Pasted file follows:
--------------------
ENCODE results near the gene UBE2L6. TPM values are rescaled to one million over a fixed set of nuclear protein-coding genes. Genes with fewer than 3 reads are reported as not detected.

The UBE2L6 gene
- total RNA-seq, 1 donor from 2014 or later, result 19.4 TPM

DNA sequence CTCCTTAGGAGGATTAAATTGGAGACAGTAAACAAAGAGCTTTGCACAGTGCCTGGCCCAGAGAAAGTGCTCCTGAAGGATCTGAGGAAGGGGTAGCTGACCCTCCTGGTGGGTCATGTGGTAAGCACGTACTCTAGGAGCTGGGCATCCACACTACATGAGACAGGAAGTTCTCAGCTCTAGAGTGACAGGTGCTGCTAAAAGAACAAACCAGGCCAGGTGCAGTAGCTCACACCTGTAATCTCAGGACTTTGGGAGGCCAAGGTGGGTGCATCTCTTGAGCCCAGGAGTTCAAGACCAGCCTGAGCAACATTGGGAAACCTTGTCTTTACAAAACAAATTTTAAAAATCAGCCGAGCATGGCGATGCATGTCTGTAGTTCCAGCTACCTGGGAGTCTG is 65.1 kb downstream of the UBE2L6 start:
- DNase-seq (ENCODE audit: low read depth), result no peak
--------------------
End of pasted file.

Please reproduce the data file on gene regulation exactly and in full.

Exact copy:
ENCODE results near the gene UBE2L6. TPM values are rescaled to one million over a fixed set of nuclear protein-coding genes. Genes with fewer than 3 reads are reported as not detected.

The UBE2L6 gene
- total RNA-seq, 1 donor from 2014 or later, result 19.4 TPM

DNA sequence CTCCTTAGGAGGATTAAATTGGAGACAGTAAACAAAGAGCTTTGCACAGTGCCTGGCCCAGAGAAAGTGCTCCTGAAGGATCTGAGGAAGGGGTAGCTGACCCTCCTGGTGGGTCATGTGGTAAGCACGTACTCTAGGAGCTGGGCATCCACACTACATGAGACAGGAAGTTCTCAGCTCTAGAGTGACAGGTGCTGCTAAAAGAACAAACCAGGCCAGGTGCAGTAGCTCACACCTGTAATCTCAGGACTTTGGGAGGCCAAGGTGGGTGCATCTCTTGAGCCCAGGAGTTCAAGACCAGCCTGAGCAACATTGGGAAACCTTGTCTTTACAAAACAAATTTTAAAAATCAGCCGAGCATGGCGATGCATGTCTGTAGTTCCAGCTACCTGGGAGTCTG is 65.1 kb downstream of the UBE2L6 start:
- DNase-seq (ENCODE audit: low read depth), result no peak